Has internet search replaced good old-fashion care? friendly's 1982 copy

After six days of repeatedly trying to contact the sales staff at Facebook I finally received an answer to a question I had regarding advertising. My question was simple: “What does it cost to speak to a “Live Manager?” The answer was blunt: “spend $50,000 per month.”

On January 15th Facebook executives announced that they were going to reconfigure their algorithms and compete head-on with Google for advertising dollars. Internet savvy marketers worldwide licked their lips in unison upon hearing this news. Unfortunately, the live users, the blood and guts of their database were neglected in their reconfiguration. Are we becoming the chattel of these hi-tech information hounds by sharing our images, feelings, events, and ideas without demanding or expecting genuine good, old-fashion customer service? 

In Quechua there is a word called anyi (for me today and you tomorrow). Reciprocity no longer exists on the Internet. It’s all take and very little give. Facebook is becoming a black hole that sucks in everything we have to offer, and then spews it out to modern day practitioners of black magic? Voodoo and advertising have become synonymous. Relationships are forming but long gone are friendly social interactions.

At the age of 16, I received my first real paycheck. Until that time I fed my piggy bank by shoveling snow, arranging ski junkets, and tending to my grand mothers fruit stand. By the time I arrived at Friendly’s, sporting a short tight dress with a ruffled edge apron, I was well versed in the art of catering genuine, personal customer service.  I was taught to greet customers within a minute of their arrival. If the phone rang, I was to answer it by the third ring. I was also instructed to engage with customers after they had taken their first bite, and reminded of the importance of collecting their money and promptly returning their change. These basic ideas are the building blocks that I have used in developing my character, and building my businesses. Whether it was in my restaurant, catering business, or my coaching practice, my philosophy has always been genuine, personal customer service.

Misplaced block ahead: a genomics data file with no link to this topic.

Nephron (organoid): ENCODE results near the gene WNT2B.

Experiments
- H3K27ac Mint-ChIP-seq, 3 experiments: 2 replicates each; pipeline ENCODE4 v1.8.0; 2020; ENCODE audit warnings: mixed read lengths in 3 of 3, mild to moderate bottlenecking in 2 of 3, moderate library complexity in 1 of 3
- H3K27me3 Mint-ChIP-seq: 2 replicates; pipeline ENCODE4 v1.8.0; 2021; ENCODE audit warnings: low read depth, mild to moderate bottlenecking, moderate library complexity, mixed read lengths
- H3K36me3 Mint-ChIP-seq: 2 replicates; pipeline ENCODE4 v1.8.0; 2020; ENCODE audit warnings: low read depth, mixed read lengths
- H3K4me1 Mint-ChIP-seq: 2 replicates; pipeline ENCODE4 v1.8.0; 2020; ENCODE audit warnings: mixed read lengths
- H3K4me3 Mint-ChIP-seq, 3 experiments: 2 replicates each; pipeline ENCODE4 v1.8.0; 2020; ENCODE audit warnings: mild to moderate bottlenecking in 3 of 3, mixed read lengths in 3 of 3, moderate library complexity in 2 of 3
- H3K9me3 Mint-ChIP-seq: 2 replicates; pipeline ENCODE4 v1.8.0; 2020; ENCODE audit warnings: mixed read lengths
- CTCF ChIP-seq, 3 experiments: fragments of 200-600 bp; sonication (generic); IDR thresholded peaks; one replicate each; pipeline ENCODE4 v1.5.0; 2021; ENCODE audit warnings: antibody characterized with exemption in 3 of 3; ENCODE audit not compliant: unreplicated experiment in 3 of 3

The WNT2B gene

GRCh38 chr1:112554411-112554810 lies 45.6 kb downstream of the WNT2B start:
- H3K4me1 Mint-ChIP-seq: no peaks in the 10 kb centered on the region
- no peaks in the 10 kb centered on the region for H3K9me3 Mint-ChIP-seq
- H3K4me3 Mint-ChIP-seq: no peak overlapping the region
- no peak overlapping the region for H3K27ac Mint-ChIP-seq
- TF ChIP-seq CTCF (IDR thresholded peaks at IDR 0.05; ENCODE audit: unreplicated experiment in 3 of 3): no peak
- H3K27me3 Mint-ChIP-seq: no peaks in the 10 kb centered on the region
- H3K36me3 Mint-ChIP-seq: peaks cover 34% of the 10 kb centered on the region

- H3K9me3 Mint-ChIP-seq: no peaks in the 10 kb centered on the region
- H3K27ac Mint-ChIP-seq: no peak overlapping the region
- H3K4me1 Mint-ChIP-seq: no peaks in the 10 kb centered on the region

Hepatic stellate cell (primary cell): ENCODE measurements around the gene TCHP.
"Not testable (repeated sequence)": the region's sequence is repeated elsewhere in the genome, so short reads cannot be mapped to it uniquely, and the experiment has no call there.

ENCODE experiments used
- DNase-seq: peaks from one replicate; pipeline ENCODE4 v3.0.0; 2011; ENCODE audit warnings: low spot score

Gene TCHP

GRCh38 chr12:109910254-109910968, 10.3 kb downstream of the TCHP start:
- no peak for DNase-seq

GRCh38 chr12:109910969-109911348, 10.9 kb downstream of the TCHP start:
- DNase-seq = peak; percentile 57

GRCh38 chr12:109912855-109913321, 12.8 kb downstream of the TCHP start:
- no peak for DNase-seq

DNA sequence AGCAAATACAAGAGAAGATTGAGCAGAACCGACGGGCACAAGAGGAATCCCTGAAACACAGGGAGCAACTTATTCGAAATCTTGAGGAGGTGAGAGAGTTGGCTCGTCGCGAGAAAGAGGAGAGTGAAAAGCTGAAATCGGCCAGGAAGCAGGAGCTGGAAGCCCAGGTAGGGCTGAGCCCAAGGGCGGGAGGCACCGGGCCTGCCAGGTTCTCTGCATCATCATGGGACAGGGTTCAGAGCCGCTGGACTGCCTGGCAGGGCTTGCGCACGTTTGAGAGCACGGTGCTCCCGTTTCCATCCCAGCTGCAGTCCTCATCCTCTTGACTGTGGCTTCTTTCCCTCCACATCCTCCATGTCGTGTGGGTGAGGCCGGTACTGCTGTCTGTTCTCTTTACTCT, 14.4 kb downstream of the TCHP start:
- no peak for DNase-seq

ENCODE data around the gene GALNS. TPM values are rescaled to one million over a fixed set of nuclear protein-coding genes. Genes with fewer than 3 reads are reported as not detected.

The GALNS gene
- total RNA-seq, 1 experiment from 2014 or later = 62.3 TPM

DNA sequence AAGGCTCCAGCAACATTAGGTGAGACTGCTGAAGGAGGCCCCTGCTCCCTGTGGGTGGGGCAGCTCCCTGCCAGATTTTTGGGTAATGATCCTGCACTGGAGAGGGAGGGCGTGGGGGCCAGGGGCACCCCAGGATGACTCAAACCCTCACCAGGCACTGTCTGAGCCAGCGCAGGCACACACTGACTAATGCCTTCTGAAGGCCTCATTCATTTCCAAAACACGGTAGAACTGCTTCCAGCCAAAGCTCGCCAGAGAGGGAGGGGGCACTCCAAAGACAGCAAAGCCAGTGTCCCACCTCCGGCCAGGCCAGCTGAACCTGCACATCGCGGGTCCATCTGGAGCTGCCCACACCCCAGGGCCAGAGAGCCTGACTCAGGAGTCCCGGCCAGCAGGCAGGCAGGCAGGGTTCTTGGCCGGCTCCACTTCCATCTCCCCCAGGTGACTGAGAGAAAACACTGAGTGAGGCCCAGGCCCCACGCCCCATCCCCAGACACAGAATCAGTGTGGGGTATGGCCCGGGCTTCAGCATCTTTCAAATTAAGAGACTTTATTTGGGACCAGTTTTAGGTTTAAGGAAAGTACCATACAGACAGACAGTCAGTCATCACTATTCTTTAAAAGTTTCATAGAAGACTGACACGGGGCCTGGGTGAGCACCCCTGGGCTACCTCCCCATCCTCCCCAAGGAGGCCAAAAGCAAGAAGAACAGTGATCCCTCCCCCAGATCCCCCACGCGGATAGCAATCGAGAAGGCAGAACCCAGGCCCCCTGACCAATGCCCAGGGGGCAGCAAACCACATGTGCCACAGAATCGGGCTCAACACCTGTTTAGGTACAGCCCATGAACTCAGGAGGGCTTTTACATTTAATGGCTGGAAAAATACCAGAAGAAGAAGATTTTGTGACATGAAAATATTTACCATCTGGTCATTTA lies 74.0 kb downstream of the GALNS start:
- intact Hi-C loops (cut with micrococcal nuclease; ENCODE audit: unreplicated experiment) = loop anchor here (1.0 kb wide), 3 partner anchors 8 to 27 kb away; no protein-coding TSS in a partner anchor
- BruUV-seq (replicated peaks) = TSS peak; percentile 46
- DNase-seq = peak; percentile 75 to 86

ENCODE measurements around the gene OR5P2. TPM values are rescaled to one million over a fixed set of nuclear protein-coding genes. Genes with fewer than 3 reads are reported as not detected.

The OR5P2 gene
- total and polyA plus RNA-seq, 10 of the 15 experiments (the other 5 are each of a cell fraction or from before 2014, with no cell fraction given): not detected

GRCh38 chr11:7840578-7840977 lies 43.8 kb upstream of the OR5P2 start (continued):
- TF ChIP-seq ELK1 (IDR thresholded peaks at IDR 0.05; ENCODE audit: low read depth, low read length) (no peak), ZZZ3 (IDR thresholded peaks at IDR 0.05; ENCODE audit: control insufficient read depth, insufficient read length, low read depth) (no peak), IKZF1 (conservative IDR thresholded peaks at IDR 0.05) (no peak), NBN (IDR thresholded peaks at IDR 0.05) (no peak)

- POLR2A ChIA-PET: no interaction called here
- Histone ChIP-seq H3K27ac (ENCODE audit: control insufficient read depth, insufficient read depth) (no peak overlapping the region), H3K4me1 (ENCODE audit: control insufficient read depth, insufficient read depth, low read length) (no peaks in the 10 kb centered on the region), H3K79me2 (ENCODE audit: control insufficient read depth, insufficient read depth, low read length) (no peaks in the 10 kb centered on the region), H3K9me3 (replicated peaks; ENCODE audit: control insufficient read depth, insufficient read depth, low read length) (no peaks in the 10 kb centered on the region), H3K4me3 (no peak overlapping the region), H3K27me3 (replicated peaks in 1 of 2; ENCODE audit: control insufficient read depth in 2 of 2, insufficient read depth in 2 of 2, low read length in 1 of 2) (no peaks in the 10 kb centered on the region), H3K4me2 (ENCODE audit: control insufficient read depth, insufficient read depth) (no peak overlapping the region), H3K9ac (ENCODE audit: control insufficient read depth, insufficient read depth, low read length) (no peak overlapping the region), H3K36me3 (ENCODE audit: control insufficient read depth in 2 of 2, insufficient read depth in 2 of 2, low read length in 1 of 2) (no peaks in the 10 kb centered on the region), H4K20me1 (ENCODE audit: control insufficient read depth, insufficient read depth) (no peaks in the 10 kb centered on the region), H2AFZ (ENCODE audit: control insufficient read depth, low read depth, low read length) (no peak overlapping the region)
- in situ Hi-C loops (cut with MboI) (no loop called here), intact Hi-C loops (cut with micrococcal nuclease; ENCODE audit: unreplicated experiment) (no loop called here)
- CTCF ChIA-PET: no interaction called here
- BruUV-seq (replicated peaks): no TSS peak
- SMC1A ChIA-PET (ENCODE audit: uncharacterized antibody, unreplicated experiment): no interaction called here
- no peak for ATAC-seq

How hardened have we become? Some of my friends tell me that they don’t like to be “bugged” when walking into a store. Are sales associates now being viewed as stalkers? The guy, who smiles at an infant and approaches me with a spark in his eye will see me again. I appreciate a shoe store that has thoughtfully placed a brannock under my chair and uses it. Know my name and I am faithful for life. Even Best Buy, who I used to love to hate, has woken up, and now focuses more on the customer. At Trader Joes, stocking shelves is not priority; the customer always comes first. I enjoy shopping at Jensen’s because an extra cashier is always on hand to prevent long line-ups. Even Home Depot, Instant Teleseminar and other companies, now offer on screen chat; last year a woman at Patagonia located me a winter jacket in my size and color.

This year I am examining my relationship with the Internet. Does my IPhone extend a warm smile, a friendly wink and a gracious thank you? Do I want to spend $600,000 just to hear a human voice? I also submitted an enquiry to LinkedIn regarding advertising and they never responded; at least Google calls.  If you were voting with your dollars, where would you invest your money?

My wager is on my healing business, where I deliver sincere, personalized customer services and quality products. My new program, “Building your Authentic Business” is designed for business owners who believe that their SERVICE is what will make the world a better place.

Follow Renee at the Elephant Journal.

Renee Baribeau, the “Practical Shaman, ” is an accomplished mentor, respected business coach, dynamic spiritual teacher, speaker, and published author. Renee is well known for her no-nonsense, “tell it like it is” approach in helping others to achieve successful business practices. Her clients include entrepreneurs, CEO’s, movie producers, and celebrities.

 In 2010, Renee’s healing memoir, The Shaman Chef; How cooking saved my life, placed her among the top 25 finalists in The Next Top Spiritual Author competition, emerging from a field of over 2,500 candidates world-wide. Her essay, "Creativity a Recipe for Awakening" is included in an anthology entitled Pearls of Wisdom, Thirty Life Changing Ideas featuring Jack Canfield. Passion requires focus. Get Accountable, new group forming now. Check out her business and personal workshops and travel on Facebook and at her Practical Shaman blog.

My complete bio is here. http://practicalshamantravel.com/bio/


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